On the next round (fifth) the flavor of the first (Royal Tippy Gold) reminded me a bit of tobacco, a rich, sweet, aromatic version of it. The malt, cocoa, and feel, that touch of dryness, are all in an even better balance than in earlier rounds; nice when it works out like that. The Golden Tippy version is still quite pleasant, although picking up wood tone wouldn't be positive for everyone. I liked the earlier background touch of fruit and floral range better but it's still nice, to me.
These teas aren't finished; made like this they'll produce another 3 or 4 positive infusions. How they transition in late rounds is an interesting part of the experience, but it's usually a case of either that staying very positive or trailing more into wood tones, and diminishing in complexity. A positive flavor transition in late rounds can occur, something new showing up that wasn't present, but that's not usually how it goes.
I don't have much to add to all that, I can just try to place these in relation to what else I've tried. I did like the Oiirabot versions better, but as mentioned that was because they didn't seem like standard Assam to me, closer to typical of Chinese black tea style. For being typical Assam style tea (good orthodox versions of it) these are surely as good as anything I've ever tried, quite possibly the best versions. It was interesting trying two closely related but different versions as I did, and really that general description and quality judgement applies to both.
It's odd not rambling on more. For reviewing sheng so much lately I always go on and on about aging and storage concerns, value judgments, and style observations related to any number of factors. This was just quite good tea, familiar in style range, type-typical, but better than those almost ever are.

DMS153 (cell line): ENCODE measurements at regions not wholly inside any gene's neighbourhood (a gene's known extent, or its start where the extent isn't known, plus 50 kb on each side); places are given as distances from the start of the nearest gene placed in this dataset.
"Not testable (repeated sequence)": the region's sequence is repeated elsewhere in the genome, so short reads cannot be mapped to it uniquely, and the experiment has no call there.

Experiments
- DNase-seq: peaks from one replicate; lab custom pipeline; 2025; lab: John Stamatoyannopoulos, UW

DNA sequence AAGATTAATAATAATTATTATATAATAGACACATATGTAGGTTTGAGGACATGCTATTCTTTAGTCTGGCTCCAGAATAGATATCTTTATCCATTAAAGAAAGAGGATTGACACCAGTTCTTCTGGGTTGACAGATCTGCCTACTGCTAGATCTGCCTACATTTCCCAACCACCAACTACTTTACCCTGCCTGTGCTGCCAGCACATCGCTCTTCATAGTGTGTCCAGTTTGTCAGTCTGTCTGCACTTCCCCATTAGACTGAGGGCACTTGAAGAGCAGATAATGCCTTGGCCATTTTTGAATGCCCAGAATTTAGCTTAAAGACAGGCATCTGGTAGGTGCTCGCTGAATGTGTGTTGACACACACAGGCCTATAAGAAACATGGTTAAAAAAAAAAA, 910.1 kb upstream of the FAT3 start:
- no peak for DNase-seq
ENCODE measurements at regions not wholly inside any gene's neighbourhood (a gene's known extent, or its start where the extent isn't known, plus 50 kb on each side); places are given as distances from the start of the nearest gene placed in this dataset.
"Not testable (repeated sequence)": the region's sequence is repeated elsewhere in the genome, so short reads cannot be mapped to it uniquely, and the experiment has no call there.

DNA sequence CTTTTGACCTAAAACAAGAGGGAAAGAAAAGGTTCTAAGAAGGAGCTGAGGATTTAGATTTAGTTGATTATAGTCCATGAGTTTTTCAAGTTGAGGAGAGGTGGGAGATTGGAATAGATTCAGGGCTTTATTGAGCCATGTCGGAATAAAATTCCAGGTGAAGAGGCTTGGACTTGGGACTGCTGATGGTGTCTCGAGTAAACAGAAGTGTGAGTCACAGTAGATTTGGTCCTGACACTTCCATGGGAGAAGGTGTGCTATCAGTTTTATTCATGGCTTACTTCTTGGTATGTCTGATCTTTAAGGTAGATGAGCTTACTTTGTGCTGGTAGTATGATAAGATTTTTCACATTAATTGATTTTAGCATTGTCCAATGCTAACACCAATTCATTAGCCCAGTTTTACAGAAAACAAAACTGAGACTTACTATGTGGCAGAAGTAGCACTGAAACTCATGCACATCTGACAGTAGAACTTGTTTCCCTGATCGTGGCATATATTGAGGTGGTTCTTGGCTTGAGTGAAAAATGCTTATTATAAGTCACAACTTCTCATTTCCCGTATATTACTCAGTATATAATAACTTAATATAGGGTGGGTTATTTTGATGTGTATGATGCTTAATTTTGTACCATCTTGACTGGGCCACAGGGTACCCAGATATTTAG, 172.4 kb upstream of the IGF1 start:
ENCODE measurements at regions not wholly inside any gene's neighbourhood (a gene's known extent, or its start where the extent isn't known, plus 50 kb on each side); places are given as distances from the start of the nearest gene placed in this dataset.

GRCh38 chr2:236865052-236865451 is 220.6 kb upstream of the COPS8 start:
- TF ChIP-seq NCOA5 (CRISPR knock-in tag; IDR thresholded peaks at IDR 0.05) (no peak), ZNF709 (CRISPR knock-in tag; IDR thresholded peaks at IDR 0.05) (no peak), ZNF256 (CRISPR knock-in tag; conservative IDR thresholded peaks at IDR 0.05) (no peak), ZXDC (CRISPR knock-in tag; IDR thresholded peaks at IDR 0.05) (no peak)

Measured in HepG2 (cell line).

If someone wanted to try benchmark best-case versions of Assam style black tea styles these two would work well for that. It's not unusual for astringency and that touch of dryness in the tippier version to be even more pronounced, or level of malt to be higher, or for versions to include a touch of citrus, which these kind of didn't. Beyond all that this is just what really good Assam is like.
One might wonder how these would be different in a Spring version, about the "flush" or season issue related to these teas. I could add a lot more about that but since it's a much less familiar concern in relation to how that tends to go in Darjeeling it's probably best not to. It seems possible that Spring versions could be slightly different, perhaps even better, maybe slightly more intense, with a bit more light floral aspect standing out versus the slightly richer, heavier flavors in these. That's really essentially a guess though, and not a very reliable one at that.